Jerome Zerbe was, if not the original café society photographer, at least one of the most celebrated from the 30s to the 50s. He had a regular gig at the Morocco, which was the classier version of the Stork club in New York. He was born into wealth, although not Mellonian wealth, and as time went on and his Dad died, the wealth decreased – which is how he came to take up café society photography.

So, he was around a lot of rich people. In an article about him by Brendan Gill in the New Yorker, he tells an anecdote about WWII, where Admiral Nimitz took a shine to him and made him his photographer. Zerbe wanted to be promoted to lieutenant, and Nimitz sent several messages to FDR to have this done by presidential decree, as it was a promotion that required executive order. FDR asked his son, who knew Zerbe, whether he should do it. His son said, “don’t give it a second thought. Jerry [Zerbe] already lives like an officer…”

Gill asked Zerbe whether he remained friends with Franklin, Jr., and Zerbe gave a classic response: “Friends,” said Zerbe, but I’ve never forgiven him for what he told his father.  It’s what we talk about whenever we meet. Like all rich boys, Frank had no idea what the commission whould have meant to me in pay, pensions and the like. It wasn’t the rank I wanted, but the emoluments. I’ve never been rich, and all my life I’ve gone around with the rich, and I find that they lack imagination when it comes to how anyone less rich than they are gets along. They always mean to be interested, but somehow their attention wanders.”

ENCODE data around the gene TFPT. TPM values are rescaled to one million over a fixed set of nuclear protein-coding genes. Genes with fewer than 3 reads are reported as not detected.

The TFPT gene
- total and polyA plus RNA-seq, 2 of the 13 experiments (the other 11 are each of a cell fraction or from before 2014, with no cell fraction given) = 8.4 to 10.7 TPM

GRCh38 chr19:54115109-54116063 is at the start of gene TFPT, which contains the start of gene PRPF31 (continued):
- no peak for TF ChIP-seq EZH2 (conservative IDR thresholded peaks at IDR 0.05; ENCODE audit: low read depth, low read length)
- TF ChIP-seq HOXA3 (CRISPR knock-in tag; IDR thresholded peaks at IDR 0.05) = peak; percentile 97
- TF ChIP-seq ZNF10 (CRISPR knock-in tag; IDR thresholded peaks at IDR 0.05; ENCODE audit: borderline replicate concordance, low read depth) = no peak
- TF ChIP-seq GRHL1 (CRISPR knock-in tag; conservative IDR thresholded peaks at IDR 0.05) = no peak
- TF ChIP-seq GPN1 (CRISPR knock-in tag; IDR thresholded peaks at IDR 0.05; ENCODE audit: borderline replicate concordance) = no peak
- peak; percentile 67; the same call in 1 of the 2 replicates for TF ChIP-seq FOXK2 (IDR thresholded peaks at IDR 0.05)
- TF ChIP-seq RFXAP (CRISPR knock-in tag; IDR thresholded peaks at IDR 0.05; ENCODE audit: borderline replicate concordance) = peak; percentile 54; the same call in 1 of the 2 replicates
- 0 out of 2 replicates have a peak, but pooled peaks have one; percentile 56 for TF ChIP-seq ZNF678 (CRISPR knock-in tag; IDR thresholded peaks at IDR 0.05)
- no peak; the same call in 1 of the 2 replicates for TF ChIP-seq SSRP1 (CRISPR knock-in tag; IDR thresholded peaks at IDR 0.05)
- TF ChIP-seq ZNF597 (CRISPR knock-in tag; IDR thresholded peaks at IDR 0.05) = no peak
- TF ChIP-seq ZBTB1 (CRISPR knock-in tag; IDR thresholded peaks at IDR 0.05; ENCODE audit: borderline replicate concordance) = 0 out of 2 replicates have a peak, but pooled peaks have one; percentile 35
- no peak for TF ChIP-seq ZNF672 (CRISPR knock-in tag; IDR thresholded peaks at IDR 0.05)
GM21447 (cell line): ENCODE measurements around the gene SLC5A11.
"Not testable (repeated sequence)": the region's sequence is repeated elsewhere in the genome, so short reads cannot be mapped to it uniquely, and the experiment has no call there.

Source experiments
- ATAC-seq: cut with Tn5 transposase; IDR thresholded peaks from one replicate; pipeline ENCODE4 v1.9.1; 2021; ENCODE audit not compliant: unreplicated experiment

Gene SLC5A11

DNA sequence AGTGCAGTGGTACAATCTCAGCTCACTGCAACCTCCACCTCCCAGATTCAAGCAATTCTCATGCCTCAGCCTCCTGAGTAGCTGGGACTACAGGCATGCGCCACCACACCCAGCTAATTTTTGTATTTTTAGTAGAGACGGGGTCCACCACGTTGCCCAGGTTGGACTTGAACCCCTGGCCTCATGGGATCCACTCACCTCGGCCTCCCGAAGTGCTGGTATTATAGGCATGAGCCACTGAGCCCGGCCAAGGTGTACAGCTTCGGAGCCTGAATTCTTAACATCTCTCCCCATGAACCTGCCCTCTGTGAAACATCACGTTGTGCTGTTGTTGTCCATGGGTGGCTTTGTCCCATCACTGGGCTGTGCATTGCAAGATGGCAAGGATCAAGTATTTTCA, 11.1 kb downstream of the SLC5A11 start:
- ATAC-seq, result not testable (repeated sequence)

Indeed. I thought of this anecdote when I read the howler of a column by Morgan Bank’s “global strategy expert”, Ruchir Sharma, in the NYT opinion page the other day. Like most opinions by people hired by banks to have opinion, it is all about how the rich have problems imagining how “anyone less rich than they are gets along.” Sharma starts out by pointing to the fact that things are so good economically we all should be dancing. The evidence for this is higher employment rates – after a decade of low ones – and low inflation. So, why aren’t we? Well, there’s nationalism, and populism, and people who aren’t rich turn out to be such haters that leaders like Trump, Macron and Merkel aren’t popular.